I’ll tell your children about our glorious spa day at Elizabeth Arden. That was a fantastic day. Massages, manicures, pedicures, getting our make-up done, lounging in the pool. I felt like a Hollywood Star that day, Beth. I hope you did too. I learned the fine art of treating myself to spa days every so often from you — and every time I go to a spa, you will be on my mind. I’ll take your daughter one day — my treat.
I’ll tell your children about the Cruise from Hell that we took. The cruise that was supposed to be to Bermuda but got diverted to frickin’ New England and Canada due to a hurricane (first one to hit Bermuda in 70 years!). Nothing against New England and Canada, but when you’re planning for a tropical vacation in Bermuda, suddenly going North isn’t quite the same. And you and Mike had just gotten back from Maine a few weeks before — and then you ended up back in Bar Frickin’ Harbor! That sucked so bad, didn’t it? Were you ever glad it happened so we had an “amusing anecdote” to tell? Yeah…me neither. And remember when my husband got so mad because you and I disappeared into Filene’s Basement in Boston and didn’t tell them where we were going? Was it for two hours that he gave me the silent treatment or just one?
I’ll tell your children about our year of Texas Hold ‘Em Poker nights. I really do think you were one of the better players, Beth. I know the guys thought all of us girls were idiots when it came to betting and bluffing (and I’ll admit it, I was) but you were always tricking them and taking the big pots. It always gave me great satisfaction when you did that — even when it was my husband’s money you were taking!
I’ll tell your children how you helped me that first night my Little One was born and I was shivering and vomiting from the anesthesia. Your nurse instincts kicked right in, and you knew just what to do to make me feel better. I know Mike was horrified. I mean, nothing like visiting a new mom in the hospital and then watching her vomit all over herself! You were so comforting. I know you were a great nurse, and I was always a little sad you decided not to pursue that career anymore.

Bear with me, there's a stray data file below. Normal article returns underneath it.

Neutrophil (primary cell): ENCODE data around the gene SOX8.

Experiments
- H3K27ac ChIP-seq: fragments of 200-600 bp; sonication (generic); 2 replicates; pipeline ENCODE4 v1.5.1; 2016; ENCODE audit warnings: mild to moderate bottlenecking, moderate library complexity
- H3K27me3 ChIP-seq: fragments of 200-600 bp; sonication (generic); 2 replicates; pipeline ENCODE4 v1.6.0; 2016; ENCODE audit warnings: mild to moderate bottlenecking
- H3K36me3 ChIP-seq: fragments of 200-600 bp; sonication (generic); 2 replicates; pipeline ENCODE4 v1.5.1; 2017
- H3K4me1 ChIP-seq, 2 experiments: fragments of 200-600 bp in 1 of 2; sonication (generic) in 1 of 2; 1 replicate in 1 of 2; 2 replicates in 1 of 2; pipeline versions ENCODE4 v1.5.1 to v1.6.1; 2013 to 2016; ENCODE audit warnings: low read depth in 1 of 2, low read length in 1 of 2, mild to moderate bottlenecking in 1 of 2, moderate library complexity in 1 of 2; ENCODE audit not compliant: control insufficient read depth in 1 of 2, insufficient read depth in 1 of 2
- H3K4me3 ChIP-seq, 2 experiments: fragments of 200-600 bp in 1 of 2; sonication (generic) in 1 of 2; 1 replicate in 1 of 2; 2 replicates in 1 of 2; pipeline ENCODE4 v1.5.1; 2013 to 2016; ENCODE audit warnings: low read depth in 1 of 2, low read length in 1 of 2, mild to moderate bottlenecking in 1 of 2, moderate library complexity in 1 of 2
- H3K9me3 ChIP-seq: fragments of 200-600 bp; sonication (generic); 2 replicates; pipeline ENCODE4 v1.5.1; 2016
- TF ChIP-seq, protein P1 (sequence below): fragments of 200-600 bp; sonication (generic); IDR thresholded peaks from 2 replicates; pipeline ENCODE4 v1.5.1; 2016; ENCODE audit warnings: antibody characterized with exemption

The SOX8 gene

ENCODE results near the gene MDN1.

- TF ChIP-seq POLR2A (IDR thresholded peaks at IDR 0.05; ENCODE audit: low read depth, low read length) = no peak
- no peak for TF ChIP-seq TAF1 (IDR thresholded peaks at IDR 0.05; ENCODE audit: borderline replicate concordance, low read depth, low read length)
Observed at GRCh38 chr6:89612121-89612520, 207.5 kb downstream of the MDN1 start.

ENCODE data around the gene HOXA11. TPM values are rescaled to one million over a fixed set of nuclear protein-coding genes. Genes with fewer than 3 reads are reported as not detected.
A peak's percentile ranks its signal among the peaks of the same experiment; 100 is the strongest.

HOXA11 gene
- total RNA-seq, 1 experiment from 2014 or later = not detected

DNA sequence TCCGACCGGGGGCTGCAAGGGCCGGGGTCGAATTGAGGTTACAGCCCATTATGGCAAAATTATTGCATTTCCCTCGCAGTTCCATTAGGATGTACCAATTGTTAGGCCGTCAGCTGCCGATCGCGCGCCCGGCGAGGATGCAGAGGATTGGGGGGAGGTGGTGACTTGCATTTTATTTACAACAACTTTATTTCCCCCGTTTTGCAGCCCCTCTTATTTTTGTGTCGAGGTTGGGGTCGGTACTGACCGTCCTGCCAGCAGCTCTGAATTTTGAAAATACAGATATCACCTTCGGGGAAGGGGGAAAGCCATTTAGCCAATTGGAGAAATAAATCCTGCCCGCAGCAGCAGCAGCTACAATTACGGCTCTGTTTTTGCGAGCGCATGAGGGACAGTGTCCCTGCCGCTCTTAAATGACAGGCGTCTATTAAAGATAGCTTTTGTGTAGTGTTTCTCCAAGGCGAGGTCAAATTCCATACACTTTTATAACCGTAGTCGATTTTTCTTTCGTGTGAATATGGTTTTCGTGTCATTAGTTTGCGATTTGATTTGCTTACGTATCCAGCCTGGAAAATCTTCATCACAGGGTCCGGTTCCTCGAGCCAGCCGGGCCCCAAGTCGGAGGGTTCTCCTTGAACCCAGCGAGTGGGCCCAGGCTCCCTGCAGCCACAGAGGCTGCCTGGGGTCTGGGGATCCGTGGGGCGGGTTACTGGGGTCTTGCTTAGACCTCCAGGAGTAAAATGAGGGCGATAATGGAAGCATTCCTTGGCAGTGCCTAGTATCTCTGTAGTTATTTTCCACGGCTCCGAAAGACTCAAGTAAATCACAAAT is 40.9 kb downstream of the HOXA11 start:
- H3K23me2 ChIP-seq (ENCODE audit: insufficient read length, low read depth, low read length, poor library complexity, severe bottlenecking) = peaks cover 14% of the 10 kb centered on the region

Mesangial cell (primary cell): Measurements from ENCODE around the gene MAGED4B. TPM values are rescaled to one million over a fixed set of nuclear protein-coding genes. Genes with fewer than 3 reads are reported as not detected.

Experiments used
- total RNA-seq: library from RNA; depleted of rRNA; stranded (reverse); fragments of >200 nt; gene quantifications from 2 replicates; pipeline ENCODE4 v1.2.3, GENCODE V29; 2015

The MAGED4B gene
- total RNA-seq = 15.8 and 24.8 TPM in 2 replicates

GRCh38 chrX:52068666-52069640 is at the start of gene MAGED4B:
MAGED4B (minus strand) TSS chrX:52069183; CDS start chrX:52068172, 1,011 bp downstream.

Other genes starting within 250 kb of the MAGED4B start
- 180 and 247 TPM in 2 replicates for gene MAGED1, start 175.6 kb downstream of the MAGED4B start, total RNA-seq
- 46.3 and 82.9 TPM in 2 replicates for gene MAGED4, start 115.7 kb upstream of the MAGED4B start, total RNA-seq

I’ll tell your children how their mother was possibly the oldest sorority girl in the history of the world! I just thought it was hilarious that you pledged a sorority when you were in your 30s and going back to school to get your teaching degree. But I admired you for it too — it was something you wanted so you did it. And I know your sorority sisters thought the world of you. I’ll tell your children how you and your sisters went to a concert (was it Bon Jovi?) and stayed overnight at a hotel and you were the only one with a credit card in their own name (and a husband). I know you had a lot of fun with the sorority and I’m so glad about that.
I’ll tell your children how we had play dates when your daughter was just a baby and my son was 4. I was always so impressed how relaxed and natural you were with Em — I wasn’t nearly as calm and confident as you. You were even able to breastfeed in public using the Hooter Hider (I still laugh over that name.)
I’ll tell your children how we always felt we were married to the same man — cheap, anal-retentive, OCD computer geeks. Neither one of us could buy premium tissues with lotion without getting a lecture about unit price!
I’ll tell your children how Mike dragged you to seemingly millions of concerts — including way too many by Hall and Oates.
I’ll tell your children how you weren’t scared of roller coasters.
I’ll tell your children how you loved the Harry Potter books and the movies. How you went to the book store at midnight and waited for the last Harry Potter book to be released. I’ll make sure they read all the books and see all the movies as I know your husband is a Muggle. I’ll give them a copy of each book on their birthdays and tell them that these were books their mother loved and wanted them to read. I’m sure that will be a small comfort to them — to have books that they know their mother adored.
I’ll do my best to make you come alive for them, Beth. I’ll tell them what a loving, calm person you were — and how being a mother was the thing you wanted most in life. I’m glad you had those few precious months with Em.
I know you are with God now. You were a good person who always put others before herself. You were loved, Beth. I’ll miss you.